At this point, I wanted to pull out the punch of where I was going to run the new electrical lines into the panel. Once I pulled out the punch, I drilled a small starter hole from the inside to the outside so I could line up properly the larger drill bit for the incoming conduit. Upon drilling, I attached the pipe nipple extension to the 90-degree wire access conduit, and I inserted it through the outside wall. Here I put on the washer, lock nut and insulated bushing as you can see here.

    20240526_081614.jpg

    Now the next step was to install the conduit, some love their hard conduit and gluing it together as it comes in 10ft lengths, and you then have to either use a special heater tool to bend the hard conduit or buy the proper pieces that are curved. I choose to go with liquid proof flexible commercial conduit. The benefit here is that while this is a bit more expensive, the flexibility of the line makes it so much easier to install. One thing no matter what type of conduit you choose to use is that one has to run the electrical lines through the conduit. Hard conduit can be with tight bends very challenging to run the electrical lines unless you have a special tool that allows you to snake through the conduit, attach the electrical lines and then it uses an electrical motor to pull it.

    20240525_160357.jpg

    I choose to run my flexible conduit out in a straight line, and I had pushed through my three 6awg lines through it so that I had the wire already in the conduit. Now this does make the conduit much heavier to install, but I found it faster and easier to do it this way. You will also notice that I have a Black, White and Green wire rather than the code dictating a Black, Red and Green wire. Both Lowe's and Home Depot were out at the time of purchase the red 6awg wire. So, I did what is allowed and that is on the ends of the wire at both ends, I wrapped them with red electrical tape.

    20240525_160409.jpg

    I started with connecting the liquid tight end connector to the flexible conduit and attaching it to the 90 degree wire access to the panel. I pushed the wires through to the inside and reattached the liquid tight cover and then started using the brackets to attach the conduit to the house.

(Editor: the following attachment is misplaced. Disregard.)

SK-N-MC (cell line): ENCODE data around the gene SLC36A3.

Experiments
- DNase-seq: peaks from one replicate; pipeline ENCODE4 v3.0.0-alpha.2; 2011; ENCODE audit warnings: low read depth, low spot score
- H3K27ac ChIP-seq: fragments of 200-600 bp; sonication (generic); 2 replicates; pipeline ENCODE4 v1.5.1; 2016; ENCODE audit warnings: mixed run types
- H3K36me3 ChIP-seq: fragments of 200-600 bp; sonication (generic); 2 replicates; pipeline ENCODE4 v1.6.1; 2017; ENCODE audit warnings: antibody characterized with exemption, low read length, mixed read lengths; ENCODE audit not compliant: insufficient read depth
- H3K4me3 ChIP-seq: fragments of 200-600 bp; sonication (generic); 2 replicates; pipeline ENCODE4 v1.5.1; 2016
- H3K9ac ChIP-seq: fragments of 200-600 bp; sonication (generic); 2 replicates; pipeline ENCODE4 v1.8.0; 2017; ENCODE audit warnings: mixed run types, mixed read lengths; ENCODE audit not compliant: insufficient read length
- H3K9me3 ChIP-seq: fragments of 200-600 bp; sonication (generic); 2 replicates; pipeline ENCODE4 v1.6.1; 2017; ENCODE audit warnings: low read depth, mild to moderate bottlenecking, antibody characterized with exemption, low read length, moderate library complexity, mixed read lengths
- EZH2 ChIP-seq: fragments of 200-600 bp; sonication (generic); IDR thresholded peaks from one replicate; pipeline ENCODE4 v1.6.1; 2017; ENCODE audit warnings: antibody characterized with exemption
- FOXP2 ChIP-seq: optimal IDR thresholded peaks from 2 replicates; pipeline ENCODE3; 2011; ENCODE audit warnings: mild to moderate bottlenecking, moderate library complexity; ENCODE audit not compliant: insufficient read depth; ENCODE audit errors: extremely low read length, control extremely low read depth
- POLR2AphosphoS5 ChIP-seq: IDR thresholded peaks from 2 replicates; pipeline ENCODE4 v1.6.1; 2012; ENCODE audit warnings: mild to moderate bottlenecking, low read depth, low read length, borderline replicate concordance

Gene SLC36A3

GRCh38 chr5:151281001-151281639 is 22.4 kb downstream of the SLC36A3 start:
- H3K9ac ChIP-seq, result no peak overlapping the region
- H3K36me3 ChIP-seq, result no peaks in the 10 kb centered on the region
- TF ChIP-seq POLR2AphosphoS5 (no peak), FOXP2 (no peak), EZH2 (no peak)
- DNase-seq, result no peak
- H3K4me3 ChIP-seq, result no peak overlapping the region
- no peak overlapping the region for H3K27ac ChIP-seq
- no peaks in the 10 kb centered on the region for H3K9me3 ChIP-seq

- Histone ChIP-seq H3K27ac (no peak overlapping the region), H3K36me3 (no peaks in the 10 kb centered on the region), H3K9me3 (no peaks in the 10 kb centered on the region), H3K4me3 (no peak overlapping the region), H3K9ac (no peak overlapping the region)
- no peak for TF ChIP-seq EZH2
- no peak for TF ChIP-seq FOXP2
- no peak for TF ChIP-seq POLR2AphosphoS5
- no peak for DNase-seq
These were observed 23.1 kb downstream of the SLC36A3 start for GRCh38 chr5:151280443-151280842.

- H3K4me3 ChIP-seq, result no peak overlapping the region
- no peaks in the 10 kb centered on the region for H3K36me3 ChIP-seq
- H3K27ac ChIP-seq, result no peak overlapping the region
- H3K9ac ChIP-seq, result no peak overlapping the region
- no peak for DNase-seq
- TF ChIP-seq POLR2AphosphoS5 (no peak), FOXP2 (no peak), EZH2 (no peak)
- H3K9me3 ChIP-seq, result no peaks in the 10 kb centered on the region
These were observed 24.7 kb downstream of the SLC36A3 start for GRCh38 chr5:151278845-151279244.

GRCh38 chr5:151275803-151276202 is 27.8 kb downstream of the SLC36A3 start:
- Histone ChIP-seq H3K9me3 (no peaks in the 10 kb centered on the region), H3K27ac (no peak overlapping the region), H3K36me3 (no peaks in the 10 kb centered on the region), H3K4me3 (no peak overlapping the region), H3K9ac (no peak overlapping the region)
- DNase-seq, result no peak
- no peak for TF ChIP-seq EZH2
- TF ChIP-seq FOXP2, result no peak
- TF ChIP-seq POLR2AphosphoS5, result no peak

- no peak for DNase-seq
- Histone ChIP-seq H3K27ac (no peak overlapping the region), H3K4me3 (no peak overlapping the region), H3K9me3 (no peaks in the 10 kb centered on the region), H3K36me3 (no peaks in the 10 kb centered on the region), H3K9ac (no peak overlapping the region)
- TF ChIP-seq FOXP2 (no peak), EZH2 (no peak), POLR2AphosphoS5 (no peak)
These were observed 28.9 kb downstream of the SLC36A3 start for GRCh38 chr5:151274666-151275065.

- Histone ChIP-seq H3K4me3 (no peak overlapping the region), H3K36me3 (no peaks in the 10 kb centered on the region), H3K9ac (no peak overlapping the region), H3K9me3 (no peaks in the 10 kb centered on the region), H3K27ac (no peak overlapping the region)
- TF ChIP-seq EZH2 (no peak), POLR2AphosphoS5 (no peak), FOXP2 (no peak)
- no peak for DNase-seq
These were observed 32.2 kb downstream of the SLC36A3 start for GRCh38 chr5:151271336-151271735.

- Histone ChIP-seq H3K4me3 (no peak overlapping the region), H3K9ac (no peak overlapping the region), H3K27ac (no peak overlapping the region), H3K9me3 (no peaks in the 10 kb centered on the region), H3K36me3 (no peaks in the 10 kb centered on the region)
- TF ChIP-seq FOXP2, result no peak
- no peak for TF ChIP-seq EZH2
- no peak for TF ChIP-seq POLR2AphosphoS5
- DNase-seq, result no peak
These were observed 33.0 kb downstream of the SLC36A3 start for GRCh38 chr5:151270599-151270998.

20240526_174254.jpg

    Two things to consider, one is the over all look of the installation, sometimes the cheapest approach is not the best especially when it comes to ones significant other, wife, partner, etc., not everyone likes to see conduit. I choose to do my best to minimize the visibility of the conduit and once I paint it to match the house it will truly not show up as the wife never noticed it when she came home till after I showed here.

    20240526_174337.jpg20240526_174448.jpg

    Upon installation of the conduit with the 6 AWG wires, it was time to mount the home charger in my designated place. Here you need to make sure it is level, supported by the wall which can sometimes require additional bracing. Here you see my ChargePoint+ unit being installed on the wall.

    20240526_190113.jpg

    With the charger installed onto the wall, I finished up the connection of the conduit / wires into the unit. Connected the electrical supply side and the charging cable side and reinstalled the cover.

    20240527_101158.jpg

    With the installation of the charger unit and wiring done, it was time to focus on the circuit breaker installation side. Here I had an LED head light as I finally turned off the 200-amp circuit breaker to the house. I attached the red and black wires to the circuit breaker, installed the ground wire and then installed the circuit breaker into the panel. I also at this time wrapped each wire from the laundry outlet in proper electrical tap and a wire twist to add additional protection and secured them out of the way in the panel corner. I also at this time used my torque screwdriver to ensure proper torque on the wires.

    20240526_081340.jpg20240527_140023.jpg